Read Mark 8:27-30

27 Jesus and his disciples went on to the villages around Caesarea Philippi. On the way he asked them, ‘Who do people say I am?’

28 They replied, ‘Some say John the Baptist; others say Elijah; and still others, one of the prophets.’

29 ‘But what about you?’ he asked. ‘Who do you say I am?’

Peter answered, ‘You are the Messiah.’

30 Jesus warned them not to tell anyone about him.

Who do you say Jesus is? For Peter in this passage, he identifies Jesus with the promised Messiah. Peter had a revolutionary leader in mind, one who would lead the Jewish people in a rebellion against the occupying forces. Jesus would bring liberation but for all humanity. Bringing freedom for all people and reconciliation with a God who had not given up on his plan to rescue and redeem humanity and ultimately to  renew all things.

The subject of Mark’s gospel is always the identity of Jesus. What Mark is wanting us to decide is “who is this man?” and “is he worth following?” Does his identity matter? Does, ‘who he is’ affect ‘who we are’?

In the Philippians 2:6-8 in the Message version we read, “When the time came, he set aside the privileges of deity and took on the status of a slave, became human! Having become human, he stayed human. It was an incredibly humbling process. He didn’t claim special privileges. Instead, he lived a selfless, obedient life and then died a selfless, obedient death—and the worst kind of death at that—a crucifixion.”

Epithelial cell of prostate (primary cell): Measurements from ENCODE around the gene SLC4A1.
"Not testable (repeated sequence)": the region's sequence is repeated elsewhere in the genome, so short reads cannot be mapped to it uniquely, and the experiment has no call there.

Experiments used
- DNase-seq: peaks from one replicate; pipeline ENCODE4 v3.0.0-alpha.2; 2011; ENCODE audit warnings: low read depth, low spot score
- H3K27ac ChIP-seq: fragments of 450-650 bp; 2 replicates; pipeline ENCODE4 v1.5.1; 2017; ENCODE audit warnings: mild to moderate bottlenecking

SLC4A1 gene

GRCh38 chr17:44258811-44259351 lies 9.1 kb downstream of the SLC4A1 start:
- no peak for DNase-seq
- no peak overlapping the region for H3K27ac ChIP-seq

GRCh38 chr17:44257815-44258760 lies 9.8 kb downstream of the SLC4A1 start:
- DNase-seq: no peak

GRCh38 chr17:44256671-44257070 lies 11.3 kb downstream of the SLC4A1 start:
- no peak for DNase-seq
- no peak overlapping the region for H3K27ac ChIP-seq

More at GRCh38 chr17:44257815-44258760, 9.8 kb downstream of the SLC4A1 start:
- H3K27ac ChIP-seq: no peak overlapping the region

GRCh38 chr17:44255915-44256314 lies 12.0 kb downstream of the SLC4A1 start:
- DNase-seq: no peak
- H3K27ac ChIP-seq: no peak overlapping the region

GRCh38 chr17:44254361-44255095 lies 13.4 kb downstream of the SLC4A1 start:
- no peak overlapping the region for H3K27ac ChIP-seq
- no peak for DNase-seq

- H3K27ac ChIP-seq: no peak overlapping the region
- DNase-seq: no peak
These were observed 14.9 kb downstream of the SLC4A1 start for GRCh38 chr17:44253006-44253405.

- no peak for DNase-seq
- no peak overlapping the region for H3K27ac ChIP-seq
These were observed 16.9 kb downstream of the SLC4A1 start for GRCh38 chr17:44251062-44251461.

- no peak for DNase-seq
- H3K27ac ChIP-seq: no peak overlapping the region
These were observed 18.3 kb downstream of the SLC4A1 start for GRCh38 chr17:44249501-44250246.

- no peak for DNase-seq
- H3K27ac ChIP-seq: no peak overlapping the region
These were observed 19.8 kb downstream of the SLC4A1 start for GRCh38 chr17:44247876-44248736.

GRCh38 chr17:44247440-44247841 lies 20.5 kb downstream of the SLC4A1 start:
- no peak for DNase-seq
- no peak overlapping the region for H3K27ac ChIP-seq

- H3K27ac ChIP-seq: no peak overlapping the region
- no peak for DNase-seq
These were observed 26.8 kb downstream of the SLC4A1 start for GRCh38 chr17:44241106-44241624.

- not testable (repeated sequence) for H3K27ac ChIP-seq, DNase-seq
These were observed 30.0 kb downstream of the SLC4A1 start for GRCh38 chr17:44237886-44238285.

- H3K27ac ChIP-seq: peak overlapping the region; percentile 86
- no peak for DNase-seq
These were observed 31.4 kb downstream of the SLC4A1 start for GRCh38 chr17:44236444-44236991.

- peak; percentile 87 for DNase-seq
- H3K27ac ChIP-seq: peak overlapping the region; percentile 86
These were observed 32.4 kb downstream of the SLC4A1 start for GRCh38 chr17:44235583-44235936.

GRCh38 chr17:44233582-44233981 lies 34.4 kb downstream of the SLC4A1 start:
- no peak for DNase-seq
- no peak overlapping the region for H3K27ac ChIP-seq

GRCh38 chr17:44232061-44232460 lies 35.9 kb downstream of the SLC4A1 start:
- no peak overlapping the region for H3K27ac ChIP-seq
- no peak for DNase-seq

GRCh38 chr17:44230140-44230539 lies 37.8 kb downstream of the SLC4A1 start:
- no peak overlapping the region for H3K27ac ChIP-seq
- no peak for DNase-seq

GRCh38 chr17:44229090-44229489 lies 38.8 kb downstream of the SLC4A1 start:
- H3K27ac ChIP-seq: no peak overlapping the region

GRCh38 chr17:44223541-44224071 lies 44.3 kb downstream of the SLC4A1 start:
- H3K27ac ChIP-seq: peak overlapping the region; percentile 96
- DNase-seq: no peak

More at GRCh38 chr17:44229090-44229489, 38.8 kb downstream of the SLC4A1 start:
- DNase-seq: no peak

Jesus identifies himself with us. Jesus identifies with us and we gain access to everything he is by being incorporated into him, by entering into his kingdom. Jesus chose to identify himself with humanity. He chose to take on the pain and the suffering and the curse that has fallen on humanity. He chose to be contaminated with the sin that infects us. He chose to be polluted with the effluent of humanity, all the wickedness, all the evil, all the abuse, all the sickness, all the disease.

What Jesus did by identifying with us and choosing to get what we deserve deals with the problem of suffering. Jesus absorbs pain and suffering. He is Emmanuel, God with us. God identifies himself with humanity. He lives a human life which is brutally ended in pain and suffering. Jesus embraces humanity. In that embrace we find forgiveness, restoration, reconciliation. Jesus offers and alternative way of living. Instead of a society committed to destroying itself, Jesus establishes a society of healing and hope, a community that opposes evil, this kingdom of God.

Who do you say Jesus is? Does the identity of Jesus affect how you live your life? Does his life and death, His crucifixion and resurrection impact who you are? Does his identity in some way affect your identity? Do you identify with him?

Today, How will your identity be influenced by His identity? Read Colossians 3:1-4. What does this say about your identity in Jesus? What difference does this make to you?

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